Throughout history, psychologists have been concerned with negative human states, yet the critical question still unanswered, was undertaken by Fredrickson’s pioneering ‘Broaden and Build Theory’, a ground-breaking theory, seeking to provide evidence for what good are positive emotions.
This article will begin with an overview of the Broaden & Build Theory and how it contributes to our understanding of wellbeing. Briefly reviewing what are the two sides of wellbeing, what is psychological wellbeing and how well does the broaden and build theory measure up to the common features that make up a scientific theory will follow.
The Broaden and Build theoretical model was developed by Barbara Fredrickson of the University of Michigan in 1998, to advance and better understand the effects of positive emotions, during the early days of positive psychology. Positive psychology or ‘the science of well-being’, (Seligman, 2002) is the scientific study of optimal human functioning, discovering and promoting the factors that help individuals and communities to thrive.
The Broaden and Build Theory proposes six key benefits that positive emotions offer.
That positive emotions:
The Broaden and Build Theory states that certain distinct positive emotions such as love, contentment, joy and interest, are able to broaden people’s momentary thought-action repertoires, which builds enduring resources and skills in an individual’s personal, physical, social, intellectual and psychological domains (Fredrickson, 2001).
For example, joy, leads to expanded social and physical behaviours such as creativity, the urge to play and go beyond limits, as well as broadening intellectual and artistic behaviour (Ellsworth & Smith, 1988, Frijda, 1986). Contentment leads to the desire to savour life circumstances (Izard, 1977), pride, develops the envisioning of more achievements (Lewis, 1993), interest leads to learning new knowledge, and love helps build social resources.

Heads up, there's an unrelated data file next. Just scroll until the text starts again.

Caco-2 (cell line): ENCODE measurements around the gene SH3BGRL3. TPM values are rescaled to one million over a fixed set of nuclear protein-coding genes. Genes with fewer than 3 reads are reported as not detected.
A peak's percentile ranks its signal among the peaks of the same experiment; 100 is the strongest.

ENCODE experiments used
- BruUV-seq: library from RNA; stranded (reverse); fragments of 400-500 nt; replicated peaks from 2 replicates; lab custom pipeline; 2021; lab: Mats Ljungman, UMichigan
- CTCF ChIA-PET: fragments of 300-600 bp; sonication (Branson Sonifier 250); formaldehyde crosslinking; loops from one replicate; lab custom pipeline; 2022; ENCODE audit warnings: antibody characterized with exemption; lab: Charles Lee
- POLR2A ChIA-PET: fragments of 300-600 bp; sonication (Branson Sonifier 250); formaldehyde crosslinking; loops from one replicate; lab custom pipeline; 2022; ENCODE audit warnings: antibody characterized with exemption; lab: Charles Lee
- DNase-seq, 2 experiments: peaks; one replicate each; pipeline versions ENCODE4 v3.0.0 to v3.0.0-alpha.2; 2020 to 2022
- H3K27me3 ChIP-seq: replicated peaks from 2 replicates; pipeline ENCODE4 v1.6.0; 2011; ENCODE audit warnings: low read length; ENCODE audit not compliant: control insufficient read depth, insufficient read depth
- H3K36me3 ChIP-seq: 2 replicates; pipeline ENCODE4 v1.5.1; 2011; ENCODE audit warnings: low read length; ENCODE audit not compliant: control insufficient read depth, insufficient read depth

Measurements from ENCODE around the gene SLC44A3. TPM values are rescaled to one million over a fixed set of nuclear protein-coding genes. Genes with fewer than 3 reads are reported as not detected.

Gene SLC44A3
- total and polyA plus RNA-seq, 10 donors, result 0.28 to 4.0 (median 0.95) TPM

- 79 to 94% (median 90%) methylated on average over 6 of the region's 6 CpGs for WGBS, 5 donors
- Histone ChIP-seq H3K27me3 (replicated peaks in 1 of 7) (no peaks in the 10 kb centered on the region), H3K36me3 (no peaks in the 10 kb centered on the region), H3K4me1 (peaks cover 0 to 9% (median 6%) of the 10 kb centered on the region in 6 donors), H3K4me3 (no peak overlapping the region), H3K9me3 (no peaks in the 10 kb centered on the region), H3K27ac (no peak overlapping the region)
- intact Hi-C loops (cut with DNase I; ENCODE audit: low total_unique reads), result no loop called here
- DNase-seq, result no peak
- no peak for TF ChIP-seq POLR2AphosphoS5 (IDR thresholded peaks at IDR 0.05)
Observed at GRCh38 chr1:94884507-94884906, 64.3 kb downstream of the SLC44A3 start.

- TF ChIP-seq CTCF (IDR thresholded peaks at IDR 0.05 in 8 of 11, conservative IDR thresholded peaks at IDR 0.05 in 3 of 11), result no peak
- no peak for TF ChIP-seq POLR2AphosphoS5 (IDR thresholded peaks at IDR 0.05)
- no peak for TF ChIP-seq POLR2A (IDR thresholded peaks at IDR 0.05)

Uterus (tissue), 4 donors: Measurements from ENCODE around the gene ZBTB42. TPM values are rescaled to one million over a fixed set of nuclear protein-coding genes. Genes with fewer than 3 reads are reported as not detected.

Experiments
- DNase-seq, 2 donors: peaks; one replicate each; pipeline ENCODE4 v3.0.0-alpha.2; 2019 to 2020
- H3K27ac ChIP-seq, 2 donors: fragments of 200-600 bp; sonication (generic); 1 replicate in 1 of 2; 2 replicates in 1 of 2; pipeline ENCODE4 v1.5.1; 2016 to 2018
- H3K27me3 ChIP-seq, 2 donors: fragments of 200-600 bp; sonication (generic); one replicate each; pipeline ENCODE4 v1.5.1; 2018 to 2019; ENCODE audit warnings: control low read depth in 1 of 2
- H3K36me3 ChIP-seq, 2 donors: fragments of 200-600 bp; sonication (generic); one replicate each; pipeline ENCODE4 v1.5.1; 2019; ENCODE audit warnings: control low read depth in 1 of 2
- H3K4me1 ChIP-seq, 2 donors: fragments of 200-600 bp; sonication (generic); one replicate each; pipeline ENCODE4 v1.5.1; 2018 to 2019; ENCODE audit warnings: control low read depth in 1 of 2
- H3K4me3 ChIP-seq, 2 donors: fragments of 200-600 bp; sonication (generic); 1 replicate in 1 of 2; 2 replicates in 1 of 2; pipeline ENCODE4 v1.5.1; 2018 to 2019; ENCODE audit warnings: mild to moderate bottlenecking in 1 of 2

The Broaden and Build Theory also explains how personal resources learnt during positive emotional states are durable, outlasting the passing emotional state and highlighting the positive effect on one’s long term wellbeing (Fredrickson, 2001).
Certain distinct positive emotions such as love, contentment, joy and interest, broaden people’s momentary thought-action repertoires, which builds enduring resources and skills in an individual’s personal, physical, social, intellectual and psychological domains (Fredrickson, 2001).
There are many ways that the broaden and build theory contributes to our understanding of wellbeing.
First and foremost, the theory argues and provides evidence that positive emotions do not just indicate, but actually produce flourishing and the optimisation of well-being (Fredrickson, 2001).
Given that the broaden and build theory is about understanding and exploring the effects of positive emotions in life (from a scientific research based window) and that wellbeing is about growing positive emotions, we can immediately consider the supporting base the theory offers to the various arms of wellbeing theory.
Wellbeing is a broad umbrella term, so it is useful to clarify its scope and key aspects towards connecting it to the broaden and build theory. A well-established definition states that “wellbeing can be understood as how people feel and how they function, both on a personal and social level, and how they evaluate their lives as a whole, how well someone’s life is going for them”(Mental Health Commission of NSW, 2017, p9).
A key construct from research, adds that wellbeing consists of nurturing of positive emotion, engagement, relationships, meaning and accomplishment (known as PERMA, developed by Seligman (2002). The methods, research and applications related to each of the five PERMA elements, such as nurturing positive emotion, would find a common ground and be empirically supported by the broaden and build theoretical findings, e.g., that positive emotions expand our thinking and quality of actions, lead to personal growth in skills and resources etc.